Barley tea

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Barley Tea
Boricha (barley tea).jpg
A cup of barley tea
Chinese name
Traditional Chinese 大麥茶
Simplified Chinese 大麦茶
Literal meaning barley tea
Korean name
Hangul 보리차
Literal meaning barley tea
Japanese name
Kanji 麦茶
Kana むぎちゃ

Barley tea (Chinese: 大麥茶/大麦茶 dàmàichá or 麥茶/麦茶 màichá; Japanese: 麦茶 mugicha; Korean: 보리차 bori-cha) is a roasted-grain-based infusion made from barley which is a staple across Korea, China, and Japan.[1] It has a toasty flavor, with slight bitter undertones.[2][1]

In Korea, the tea is consumed either hot or cold, often taking the place of drinking water in many homes and restaurants.[3] In Japan, it is usually served cold, and is a popular summertime refreshment.[4] The tea is also widely available in tea bags or bottled in Korea and Japan.[3][4]

Preparation[edit]

The tea can be prepared by boiling roasted unhulled barley kernels in water or brewing roasted and ground barley in hot water. In Japan, tea bags containing ground barley became more popular than the traditional barley kernels during the early 1980s, and remain the norm today.

Bottled tea[edit]

Bottled barley tea is sold at supermarkets, convenience stores, and in vending machines in Japan and Korea. Sold mostly in PET bottles, cold barley tea is a very popular summertime drink in Japan.[4] In Korea, hot barley tea in heat-resistant PET bottles is also found in vending machines and in heated cabinets in convenience stores.[5]

Blended barley teas and similar teas[edit]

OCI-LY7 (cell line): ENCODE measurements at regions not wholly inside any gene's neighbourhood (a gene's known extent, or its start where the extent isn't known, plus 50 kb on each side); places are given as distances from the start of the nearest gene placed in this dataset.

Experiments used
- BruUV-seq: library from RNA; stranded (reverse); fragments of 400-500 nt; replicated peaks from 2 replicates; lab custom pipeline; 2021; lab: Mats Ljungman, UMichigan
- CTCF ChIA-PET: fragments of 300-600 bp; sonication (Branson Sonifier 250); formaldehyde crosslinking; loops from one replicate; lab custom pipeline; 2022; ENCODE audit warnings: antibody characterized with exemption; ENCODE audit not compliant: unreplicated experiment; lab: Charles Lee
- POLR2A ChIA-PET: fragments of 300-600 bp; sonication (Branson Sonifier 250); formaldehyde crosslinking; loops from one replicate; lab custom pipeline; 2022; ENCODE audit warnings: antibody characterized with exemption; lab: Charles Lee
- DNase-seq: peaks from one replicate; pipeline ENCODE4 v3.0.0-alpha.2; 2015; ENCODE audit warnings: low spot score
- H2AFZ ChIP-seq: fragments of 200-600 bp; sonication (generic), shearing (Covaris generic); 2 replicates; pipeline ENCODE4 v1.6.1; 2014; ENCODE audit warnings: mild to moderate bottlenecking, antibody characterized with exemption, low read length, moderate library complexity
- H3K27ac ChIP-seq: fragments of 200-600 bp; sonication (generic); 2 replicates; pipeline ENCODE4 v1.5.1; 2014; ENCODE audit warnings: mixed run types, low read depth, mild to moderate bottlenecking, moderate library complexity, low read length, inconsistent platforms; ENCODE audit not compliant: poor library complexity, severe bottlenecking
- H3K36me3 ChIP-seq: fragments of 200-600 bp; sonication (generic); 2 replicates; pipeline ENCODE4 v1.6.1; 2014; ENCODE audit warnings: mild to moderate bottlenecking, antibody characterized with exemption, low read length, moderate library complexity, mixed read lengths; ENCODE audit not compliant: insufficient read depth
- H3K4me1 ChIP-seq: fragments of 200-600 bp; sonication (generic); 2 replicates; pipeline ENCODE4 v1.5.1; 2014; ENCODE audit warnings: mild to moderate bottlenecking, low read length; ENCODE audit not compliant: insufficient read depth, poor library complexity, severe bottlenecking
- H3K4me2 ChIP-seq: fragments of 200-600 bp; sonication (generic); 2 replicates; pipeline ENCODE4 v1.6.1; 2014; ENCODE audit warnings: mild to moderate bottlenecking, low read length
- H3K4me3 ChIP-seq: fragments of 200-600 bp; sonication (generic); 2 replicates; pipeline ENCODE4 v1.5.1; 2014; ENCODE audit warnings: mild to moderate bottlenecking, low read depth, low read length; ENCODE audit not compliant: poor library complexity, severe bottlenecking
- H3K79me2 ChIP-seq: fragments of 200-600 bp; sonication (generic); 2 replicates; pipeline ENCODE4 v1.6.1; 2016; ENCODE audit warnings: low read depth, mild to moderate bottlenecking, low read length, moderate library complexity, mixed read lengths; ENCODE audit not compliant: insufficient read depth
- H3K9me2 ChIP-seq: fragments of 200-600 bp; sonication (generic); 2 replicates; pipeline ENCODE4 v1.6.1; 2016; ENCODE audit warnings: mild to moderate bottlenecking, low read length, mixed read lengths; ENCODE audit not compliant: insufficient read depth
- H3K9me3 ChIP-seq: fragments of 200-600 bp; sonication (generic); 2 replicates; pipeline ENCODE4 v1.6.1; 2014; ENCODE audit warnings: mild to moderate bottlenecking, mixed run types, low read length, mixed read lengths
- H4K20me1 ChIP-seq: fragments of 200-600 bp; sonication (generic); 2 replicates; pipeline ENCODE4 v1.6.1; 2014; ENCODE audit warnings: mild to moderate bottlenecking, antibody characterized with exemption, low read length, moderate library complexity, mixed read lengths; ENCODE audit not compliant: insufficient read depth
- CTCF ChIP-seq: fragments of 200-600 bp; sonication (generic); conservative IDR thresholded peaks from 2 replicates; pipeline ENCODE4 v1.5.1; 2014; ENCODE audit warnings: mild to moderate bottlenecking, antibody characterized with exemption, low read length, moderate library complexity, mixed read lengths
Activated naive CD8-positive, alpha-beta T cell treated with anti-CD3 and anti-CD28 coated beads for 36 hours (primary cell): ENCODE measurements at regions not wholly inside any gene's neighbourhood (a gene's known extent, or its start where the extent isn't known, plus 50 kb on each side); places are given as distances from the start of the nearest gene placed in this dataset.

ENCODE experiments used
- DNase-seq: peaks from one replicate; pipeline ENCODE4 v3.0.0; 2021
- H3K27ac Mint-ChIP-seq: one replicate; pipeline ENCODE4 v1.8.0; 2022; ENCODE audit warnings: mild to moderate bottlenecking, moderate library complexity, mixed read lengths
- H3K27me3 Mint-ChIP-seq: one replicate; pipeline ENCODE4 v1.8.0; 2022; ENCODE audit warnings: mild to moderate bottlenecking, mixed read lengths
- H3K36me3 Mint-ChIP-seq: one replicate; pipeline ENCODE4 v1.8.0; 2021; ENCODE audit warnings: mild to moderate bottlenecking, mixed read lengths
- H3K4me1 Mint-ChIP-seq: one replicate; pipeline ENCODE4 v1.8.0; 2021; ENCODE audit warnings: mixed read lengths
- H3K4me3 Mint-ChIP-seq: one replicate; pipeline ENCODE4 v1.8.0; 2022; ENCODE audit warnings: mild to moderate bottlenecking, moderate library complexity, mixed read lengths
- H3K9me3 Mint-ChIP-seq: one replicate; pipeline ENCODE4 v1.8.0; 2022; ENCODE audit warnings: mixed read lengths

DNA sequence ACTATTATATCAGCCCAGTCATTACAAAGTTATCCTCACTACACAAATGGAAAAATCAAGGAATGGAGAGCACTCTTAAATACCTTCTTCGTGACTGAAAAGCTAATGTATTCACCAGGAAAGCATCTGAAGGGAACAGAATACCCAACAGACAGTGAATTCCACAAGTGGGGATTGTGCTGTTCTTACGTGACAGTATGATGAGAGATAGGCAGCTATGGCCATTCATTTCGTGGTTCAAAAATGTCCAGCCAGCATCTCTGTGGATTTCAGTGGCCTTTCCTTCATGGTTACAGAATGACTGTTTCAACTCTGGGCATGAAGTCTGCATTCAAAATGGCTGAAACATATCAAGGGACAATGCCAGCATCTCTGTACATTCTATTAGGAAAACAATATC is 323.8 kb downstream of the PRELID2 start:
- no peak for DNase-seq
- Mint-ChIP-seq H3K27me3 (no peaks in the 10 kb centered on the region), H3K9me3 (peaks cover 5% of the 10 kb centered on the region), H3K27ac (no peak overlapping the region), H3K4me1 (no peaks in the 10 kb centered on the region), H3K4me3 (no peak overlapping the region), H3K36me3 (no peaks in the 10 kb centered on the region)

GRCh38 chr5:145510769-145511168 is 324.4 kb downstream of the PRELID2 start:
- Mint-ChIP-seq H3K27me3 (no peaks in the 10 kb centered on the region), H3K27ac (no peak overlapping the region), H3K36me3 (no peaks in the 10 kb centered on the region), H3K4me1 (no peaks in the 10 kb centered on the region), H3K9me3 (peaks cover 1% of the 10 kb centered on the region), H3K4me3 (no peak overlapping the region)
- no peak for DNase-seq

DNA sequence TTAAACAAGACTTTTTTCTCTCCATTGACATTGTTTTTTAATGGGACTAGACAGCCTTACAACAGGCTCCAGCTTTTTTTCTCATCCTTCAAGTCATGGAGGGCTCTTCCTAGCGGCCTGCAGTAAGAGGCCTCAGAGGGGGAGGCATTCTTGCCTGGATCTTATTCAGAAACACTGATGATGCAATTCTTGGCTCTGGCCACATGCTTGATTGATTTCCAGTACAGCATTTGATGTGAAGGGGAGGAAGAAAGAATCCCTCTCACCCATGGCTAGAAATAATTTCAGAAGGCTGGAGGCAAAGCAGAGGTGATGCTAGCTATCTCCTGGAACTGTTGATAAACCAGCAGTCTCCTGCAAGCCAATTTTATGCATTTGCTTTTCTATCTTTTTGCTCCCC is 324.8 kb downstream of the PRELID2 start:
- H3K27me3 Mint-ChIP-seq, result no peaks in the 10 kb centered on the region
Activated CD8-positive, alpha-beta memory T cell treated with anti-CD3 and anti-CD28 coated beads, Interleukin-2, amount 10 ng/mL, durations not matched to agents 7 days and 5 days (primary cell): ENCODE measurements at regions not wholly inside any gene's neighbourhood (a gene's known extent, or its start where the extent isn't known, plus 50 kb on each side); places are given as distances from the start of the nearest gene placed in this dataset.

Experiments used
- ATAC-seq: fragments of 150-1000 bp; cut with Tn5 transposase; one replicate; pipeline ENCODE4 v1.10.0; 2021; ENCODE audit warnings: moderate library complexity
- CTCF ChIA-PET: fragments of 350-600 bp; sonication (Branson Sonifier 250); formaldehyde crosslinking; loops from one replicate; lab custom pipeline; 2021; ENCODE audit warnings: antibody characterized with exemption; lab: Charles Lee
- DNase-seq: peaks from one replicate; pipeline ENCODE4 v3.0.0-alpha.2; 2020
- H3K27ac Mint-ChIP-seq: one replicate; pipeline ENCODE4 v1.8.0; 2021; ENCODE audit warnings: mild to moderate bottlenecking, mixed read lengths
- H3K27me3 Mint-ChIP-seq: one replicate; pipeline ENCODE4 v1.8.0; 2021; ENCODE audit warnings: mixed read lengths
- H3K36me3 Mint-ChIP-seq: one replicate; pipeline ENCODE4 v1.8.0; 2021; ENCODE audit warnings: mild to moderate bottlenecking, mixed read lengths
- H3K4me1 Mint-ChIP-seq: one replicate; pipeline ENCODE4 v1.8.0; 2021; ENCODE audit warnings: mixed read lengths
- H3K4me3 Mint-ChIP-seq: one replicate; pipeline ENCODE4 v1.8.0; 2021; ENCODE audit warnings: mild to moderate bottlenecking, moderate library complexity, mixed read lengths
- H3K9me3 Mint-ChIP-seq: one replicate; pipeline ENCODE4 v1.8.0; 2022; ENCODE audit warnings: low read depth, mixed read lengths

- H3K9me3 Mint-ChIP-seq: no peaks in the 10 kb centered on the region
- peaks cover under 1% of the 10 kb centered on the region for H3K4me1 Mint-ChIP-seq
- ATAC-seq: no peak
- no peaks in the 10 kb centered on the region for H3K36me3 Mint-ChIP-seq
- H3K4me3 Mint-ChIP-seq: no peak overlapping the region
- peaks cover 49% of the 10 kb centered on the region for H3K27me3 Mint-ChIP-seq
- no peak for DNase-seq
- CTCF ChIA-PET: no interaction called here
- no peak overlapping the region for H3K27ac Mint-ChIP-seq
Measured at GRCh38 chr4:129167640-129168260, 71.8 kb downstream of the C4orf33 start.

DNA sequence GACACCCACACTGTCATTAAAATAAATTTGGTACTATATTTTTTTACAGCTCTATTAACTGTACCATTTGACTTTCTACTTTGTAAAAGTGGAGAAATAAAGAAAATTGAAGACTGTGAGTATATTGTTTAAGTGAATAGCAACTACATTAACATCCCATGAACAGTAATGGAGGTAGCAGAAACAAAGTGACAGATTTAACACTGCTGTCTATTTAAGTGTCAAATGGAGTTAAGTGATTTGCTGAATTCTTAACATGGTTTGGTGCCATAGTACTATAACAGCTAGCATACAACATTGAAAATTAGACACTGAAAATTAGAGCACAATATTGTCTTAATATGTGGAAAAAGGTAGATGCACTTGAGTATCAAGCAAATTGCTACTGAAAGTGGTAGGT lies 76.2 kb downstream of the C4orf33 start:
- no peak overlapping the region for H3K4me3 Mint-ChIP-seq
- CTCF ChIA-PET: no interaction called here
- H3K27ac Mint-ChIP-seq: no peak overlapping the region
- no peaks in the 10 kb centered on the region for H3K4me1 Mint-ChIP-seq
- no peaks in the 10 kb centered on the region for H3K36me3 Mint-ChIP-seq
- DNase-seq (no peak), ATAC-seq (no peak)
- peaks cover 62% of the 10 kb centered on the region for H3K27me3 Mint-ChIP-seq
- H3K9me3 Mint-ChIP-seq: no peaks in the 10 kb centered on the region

In Korea, roasted barley is also often combined with roasted corn, as the corn's sweetness offsets the slightly bitter flavor of the barley. The tea made from roasted corn is called oksusu-cha (corn tea), and the tea made from roasted corn and roasted barley is called oksusu-bori-cha (corn barley tea). Several similar drinks made from roasted grains include: hyeonmi-cha (brown rice tea), gyeolmyeongja-cha (sicklepod seed tea), and memil-cha (buckwheat tea).

Roasted barley tea, sold in ground form and sometimes combined with chicory or other ingredients, is also sold as a coffee substitute.[6]

See also[edit]

References[edit]

  1. ^ a b Lee, J. (4 January 2016). "5 winter warmers that are caffeine-free". Christian Today. Retrieved 31 January 2017. 
  2. ^ Allan, M. Carrie; Allan, M. Carrie (22 May 2016). "What's better than a tall glass of iced tea? One with booze stirred in.". The Washington Post. Retrieved 31 January 2017. 
  3. ^ a b Won, Ho-jung (22 April 2016). "[Weekender] Healthful Korean tea to fit every need". The Korea Herald. Retrieved 31 January 2017. 
  4. ^ a b c Beseel, Casey (16 July 2015). "Japan's barley soda is so weird in so many ways, yet so right in one 【Taste test】". RocketNews24. Retrieved 31 January 2017. 
  5. ^ 이, 주현 (28 November 2016). "웅진식품, '하늘보리' 온장 제품 출시…동절기 포트폴리오 강화" [Woongjin Food launches hot 'Haneul Bori', augmenting winter portfolio]. The Asia Economy Daily (in Korean). Retrieved 3 February 2017. 
  6. ^ Maier, H. G. (1987). "Coffee Substitutes Made from Cereals". In Clarke, R.J.; Macrae, R. Coffee: Related Beverages. pp. 5–8. ISBN 978-1-85166-103-9.